Monday, August 28, 2017

The Healing of Beg Wilson

Have a Cure: Fun Fact...

As you know being a Brit and writing American history is a challenge. Never more so than when writing my next book for the Sweethearts of Jubilee Springs. In this book, I have a sick child. The issue is how do I make him well again without the use of modern medicines? I had to ask myself what would they do with the limited knowledge and resources they had in those days?

I found a few things, which are listed today to have healing properties. The next question I had was can I share my finding here without giving away my story? Or if I could write an intelligent piece on how I cured a sick child in my story? Or should I simply surprise y’all with my brilliance (LOL).
I guess brilliance over secrecy wins…

I used garlic, yep you read right, garlic. It has many healing properties when ingested or as a compress on an opened wound. Its usage predates written history; recorded documents document the use of garlic remedies over 5000 years ago. Throughout history, garlic has been a-trusted remedy: during epidemics such as cholera and tuberculosis, and can be used as an antiseptic when applied to wounds to cleanse and heal, as well as treat dysentery caused by poor sanitary conditions. Its claimed, garlic is a natural antibiotic, and so seemed perfect for what I had in mind for my story.

Time for a picture I guess, for those of you who haven’t seen a garlic bulb before or simply because I want to give you a visual, while I think up what to say next.

If you’ve ever wondered why garlic as always been feature in vampire movies or story as being a way to keep the nasties at bay. Its because of the herbs ability to cure diseases, and that is why folklore and superstition developed around it. Therefore, over time garlic has been credited with the ability to avert disease and evil spirits.

Now for y’all who will argue that garlic is neither an herb nor a spice, but indeed a vegetable. I say, I know, but the word herb flowed better. And for those of you who didn’t know this little fact. (You’re welcome.)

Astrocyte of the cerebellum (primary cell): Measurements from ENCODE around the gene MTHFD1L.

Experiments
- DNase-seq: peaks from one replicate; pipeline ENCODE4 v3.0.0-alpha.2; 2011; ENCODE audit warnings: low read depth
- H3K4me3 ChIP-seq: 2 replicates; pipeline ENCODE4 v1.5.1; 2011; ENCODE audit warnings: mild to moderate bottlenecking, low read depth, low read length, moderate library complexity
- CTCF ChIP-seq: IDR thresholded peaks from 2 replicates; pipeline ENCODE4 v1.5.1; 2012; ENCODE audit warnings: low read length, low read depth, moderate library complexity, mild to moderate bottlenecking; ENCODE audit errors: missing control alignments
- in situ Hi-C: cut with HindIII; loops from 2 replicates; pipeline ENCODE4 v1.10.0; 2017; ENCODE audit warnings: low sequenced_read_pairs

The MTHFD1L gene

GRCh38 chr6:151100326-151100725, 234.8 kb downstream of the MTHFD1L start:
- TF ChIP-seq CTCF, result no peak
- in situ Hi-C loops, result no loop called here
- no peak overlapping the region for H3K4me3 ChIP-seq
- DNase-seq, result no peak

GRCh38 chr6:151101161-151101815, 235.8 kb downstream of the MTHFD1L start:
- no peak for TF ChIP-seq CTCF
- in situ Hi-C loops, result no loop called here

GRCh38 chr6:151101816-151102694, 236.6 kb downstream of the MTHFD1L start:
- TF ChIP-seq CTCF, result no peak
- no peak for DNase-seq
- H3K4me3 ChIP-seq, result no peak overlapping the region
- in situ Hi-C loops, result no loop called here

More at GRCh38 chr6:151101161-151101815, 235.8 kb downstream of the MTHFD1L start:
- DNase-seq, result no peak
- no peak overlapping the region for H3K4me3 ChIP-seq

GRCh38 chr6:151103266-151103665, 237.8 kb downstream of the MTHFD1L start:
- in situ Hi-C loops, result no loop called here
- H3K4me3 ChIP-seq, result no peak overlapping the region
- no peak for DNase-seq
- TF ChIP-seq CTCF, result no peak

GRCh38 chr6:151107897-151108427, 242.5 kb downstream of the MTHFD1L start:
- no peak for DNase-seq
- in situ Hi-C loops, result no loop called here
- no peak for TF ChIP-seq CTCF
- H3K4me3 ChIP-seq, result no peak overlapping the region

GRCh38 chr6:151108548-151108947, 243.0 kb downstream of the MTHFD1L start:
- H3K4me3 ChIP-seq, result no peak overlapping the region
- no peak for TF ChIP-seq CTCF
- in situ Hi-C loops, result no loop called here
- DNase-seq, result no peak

Garlics Nutritional Value...
This little vegetable is jam pact with nutritional goodness. The bulb is the most commonly used portion, and contain 8-20 individual, teardrop looking cloves enclosed in a white or red thin skin. It is a source of vitamin B6, vitamin C, manganese, selenium, as well as other minerals, including phosphorous, calcium, potassium, iron and copper. Do you feel as energized as me just reading how good it is for you, unless you’re allergic (oop’s sorry.)

By now y’all must be saying well that's great Sandra, thanks for the history lesson, but how did you use the garlic in your story to cure our little sick boy and make him whole. I’d tell you but then I’d have to change my story, so I guess you’ll have to wait and see. What I will tell you is, there wasn’t a doctor in sight. Ha! You say, so did he live or did he die. Well the clue is in the title of this post. Which is not the title of the book by the way.

The pictures of the Garlic above look really pretty, but I doubt that how they looked when Beg Wilson was alive in 1880 so here a representation of how I think the garlic he was given looked.

Okay that’s all from me Sandra E Sinclair, wishing you all an awesome week...

Blind Affection is book #10 in the Sweethearts of Jubliee Springs series. Tagline: Can two broken strangers find love and heal each other?

FYI...This is not the story featuring Beg Wilson


  1. Even those who live here have a lot of research when they write about the past. Great job on the post and research. Best to you on this and future stories. Doris

    1. Thanks Doris, for your kind words. I know how much my American cousin writers research too, sometime in the process of helping me write. I don't know what I'd do without them. :-)

  2. I'm waiting on Blind Affection Quickly!

    1. Awe thanks Linda :-) Well, you won't have wait to much longer.